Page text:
The software forms the highly efficient digital backbone of the manufacturing process and enables new components to be designed at high speed on the computer, sent into production seconds later by a mouse click and then built into the vehicle. This speeds up development and improves lap times.
Red Bull Racing entirely develops and manufactures its champion car using Siemens’ software for Product Lifecycle Management (PLM). The software forms the highly efficient digital backbone of the manufacturing process and enables new components to be designed at high speed on the computer, sent into production seconds later by mouse click and then built into the vehicle. This speeds up development and improves lap times. Source: Red Bull
To make the vehicle suitable for the various race tracks with their particular characteristics, many configurations are available. The engineers design and simulate the interplay of the parts on the computer to find the ideal combination. All the developers and engineers across the entire production facility can access all the data they need, whether in the factory or on the racetrack, at any time, and always know what was altered on the car.
Siemens is also optimizing Red Bull Racing’s factory with products from its Environmental Portfolio. The object is to significantly reduce the plant’s energy costs, resource consumption and CO2 emissions and also make the production processes more efficient. “An industrial company like Siemens is an ideal partner for optimizing production – with expertise accumulated from over 160 years of manufacturing, with 300 plants and the largest Environmental Portfolio in the world,” said Horner. Siemens is currently inspecting the entire production process, including all the existing machines and work processes. It is also carrying out an energy check on the building technology, heating and air-conditioning systems.
Siemens AG (Berlin and Munich) is a global powerhouse in electronics and electrical engineering, operating in the industry, energy and healthcare sectors. For over 160 years, Siemens has stood for technological excellence, innovation, quality, reliability and internationality. The company is the world’s largest provider of environmental technologies, generating some €28 billion – more than one-third of its total revenue – from green products and solutions. In fiscal 2010, which ended on September 30, 2010, revenue totaled €76 billion and net income €4.1 billion. At the end of September 2010, Siemens had around 405,000 employees worldwide. Further information is available on the Internet at: www.siemens.com.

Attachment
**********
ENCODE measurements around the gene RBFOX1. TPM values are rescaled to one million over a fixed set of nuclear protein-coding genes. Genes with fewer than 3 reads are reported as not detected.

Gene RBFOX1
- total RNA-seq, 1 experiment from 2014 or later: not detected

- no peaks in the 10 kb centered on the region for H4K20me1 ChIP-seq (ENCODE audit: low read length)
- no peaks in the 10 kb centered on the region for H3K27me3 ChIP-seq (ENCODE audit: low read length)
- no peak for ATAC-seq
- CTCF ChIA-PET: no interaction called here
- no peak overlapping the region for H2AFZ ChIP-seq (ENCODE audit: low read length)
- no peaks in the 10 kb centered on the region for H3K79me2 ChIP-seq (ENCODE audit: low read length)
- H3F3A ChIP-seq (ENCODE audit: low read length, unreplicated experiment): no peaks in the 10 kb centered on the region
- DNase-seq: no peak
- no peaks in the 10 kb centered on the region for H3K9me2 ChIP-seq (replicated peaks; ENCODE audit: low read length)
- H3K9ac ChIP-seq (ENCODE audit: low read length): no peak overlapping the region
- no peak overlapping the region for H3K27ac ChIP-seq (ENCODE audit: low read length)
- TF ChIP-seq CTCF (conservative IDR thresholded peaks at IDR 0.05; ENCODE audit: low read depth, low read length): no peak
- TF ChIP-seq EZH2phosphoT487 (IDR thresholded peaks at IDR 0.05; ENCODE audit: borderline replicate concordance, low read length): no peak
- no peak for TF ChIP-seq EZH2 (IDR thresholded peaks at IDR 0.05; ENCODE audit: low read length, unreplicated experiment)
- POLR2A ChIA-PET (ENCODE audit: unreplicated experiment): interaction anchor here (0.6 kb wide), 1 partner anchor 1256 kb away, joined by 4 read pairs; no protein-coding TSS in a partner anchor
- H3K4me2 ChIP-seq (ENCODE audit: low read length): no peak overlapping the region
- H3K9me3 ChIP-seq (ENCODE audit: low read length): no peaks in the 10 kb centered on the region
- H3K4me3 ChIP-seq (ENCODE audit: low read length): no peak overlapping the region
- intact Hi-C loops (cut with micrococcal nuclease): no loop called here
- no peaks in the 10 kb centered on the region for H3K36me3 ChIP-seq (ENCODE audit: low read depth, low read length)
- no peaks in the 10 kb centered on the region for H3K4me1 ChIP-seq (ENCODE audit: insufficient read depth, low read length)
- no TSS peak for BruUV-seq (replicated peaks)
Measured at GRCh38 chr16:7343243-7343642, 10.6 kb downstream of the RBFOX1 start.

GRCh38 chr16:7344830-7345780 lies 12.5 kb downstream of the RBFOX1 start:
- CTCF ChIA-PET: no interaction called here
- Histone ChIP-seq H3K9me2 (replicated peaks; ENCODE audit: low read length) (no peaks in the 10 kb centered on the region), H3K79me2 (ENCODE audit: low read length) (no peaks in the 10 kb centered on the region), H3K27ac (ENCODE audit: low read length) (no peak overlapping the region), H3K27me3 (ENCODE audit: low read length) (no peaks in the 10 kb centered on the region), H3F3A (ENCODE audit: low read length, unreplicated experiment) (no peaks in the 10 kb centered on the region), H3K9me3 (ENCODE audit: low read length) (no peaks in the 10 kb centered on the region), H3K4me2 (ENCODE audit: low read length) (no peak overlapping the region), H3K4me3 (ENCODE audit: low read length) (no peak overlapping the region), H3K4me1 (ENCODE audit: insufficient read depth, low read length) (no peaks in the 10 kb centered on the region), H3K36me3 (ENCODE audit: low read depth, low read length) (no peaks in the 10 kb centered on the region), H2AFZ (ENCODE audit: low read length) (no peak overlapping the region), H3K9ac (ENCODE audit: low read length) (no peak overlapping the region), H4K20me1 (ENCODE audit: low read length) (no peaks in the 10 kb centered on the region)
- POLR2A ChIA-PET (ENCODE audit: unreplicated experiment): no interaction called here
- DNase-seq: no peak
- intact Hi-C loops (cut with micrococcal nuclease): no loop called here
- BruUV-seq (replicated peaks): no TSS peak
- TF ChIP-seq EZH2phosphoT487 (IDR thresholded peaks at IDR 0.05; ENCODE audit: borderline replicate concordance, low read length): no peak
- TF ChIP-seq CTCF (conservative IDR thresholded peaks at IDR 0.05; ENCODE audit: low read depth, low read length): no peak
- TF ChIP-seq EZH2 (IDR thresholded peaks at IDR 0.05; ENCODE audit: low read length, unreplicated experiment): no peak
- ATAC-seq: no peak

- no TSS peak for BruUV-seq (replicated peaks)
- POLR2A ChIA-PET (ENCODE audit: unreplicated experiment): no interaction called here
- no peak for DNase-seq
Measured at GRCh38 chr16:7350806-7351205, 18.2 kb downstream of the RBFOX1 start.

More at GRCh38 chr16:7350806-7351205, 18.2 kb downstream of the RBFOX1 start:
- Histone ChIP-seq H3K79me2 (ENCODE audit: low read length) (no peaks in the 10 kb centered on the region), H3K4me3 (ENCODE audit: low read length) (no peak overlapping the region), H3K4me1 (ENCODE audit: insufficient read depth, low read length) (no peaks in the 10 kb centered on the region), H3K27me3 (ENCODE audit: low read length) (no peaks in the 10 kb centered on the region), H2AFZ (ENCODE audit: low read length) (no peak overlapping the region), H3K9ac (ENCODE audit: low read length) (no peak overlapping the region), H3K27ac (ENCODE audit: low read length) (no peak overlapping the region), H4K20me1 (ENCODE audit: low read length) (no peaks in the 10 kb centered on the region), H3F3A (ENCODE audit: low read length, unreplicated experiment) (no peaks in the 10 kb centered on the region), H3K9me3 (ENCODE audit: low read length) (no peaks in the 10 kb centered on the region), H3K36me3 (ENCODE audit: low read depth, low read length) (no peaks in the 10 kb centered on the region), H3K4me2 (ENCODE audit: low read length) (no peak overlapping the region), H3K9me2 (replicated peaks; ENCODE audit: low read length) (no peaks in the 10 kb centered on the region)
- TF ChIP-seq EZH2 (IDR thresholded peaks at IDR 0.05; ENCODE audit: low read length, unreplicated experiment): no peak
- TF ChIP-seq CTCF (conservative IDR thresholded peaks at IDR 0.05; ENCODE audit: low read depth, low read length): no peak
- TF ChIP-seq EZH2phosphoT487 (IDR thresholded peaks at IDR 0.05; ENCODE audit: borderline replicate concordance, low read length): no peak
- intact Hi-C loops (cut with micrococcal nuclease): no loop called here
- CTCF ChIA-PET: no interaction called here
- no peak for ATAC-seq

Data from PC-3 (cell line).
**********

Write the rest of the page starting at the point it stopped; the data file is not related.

Reference Number: AXX20101122e
Jörn Roggenbuck | Siemens Industry
New algorithm for optimized stability of planar-rod objects
11.08.2016 | Institute of Science and Technology Austria
Automated driving: Steering without limits
05.02.2016 | FZI Forschungszentrum Informatik am Karlsruher Institut für Technologie
Ultrafast lasers have introduced new possibilities in engraving ultrafine structures, and scientists are now also investigating how to use them to etch microstructures into thin glass. There are possible applications in analytics (lab on a chip) and especially in electronics and the consumer sector, where great interest has been shown.
This new method was born of a surprising phenomenon: irradiating glass in a particular way with an ultrafast laser has the effect of making the glass up to a...
Terahertz excitation of selected crystal vibrations leads to an effective magnetic field that drives coherent spin motion
Controlling functional properties by light is one of the grand goals in modern condensed matter physics and materials science. A new study now demonstrates how...
Researchers from the Institute for Quantum Computing (IQC) at the University of Waterloo led the development of a new extensible wiring technique capable of controlling superconducting quantum bits, representing a significant step towards to the realization of a scalable quantum computer.
"The quantum socket is a wiring method that uses three-dimensional wires based on spring-loaded pins to address individual qubits," said Jeremy Béjanin, a PhD...
In a paper in Scientific Reports, a research team at Worcester Polytechnic Institute describes a novel light-activated phenomenon that could become the basis for applications as diverse as microscopic robotic grippers and more efficient solar cells.
A research team at Worcester Polytechnic Institute (WPI) has developed a revolutionary, light-activated semiconductor nanocomposite material that can be used...
By forcefully embedding two silicon atoms in a diamond matrix, Sandia researchers have demonstrated for the first time on a single chip all the components needed to create a quantum bridge to link quantum computers together.
"People have already built small quantum computers," says Sandia researcher Ryan Camacho. "Maybe the first useful one won't be a single giant quantum computer...
14.10.2016 | Event News
14.10.2016 | Event News
12.10.2016 | Event News
27.10.2016 | Materials Sciences
27.10.2016 | Physics and Astronomy
27.10.2016 | Life Sciences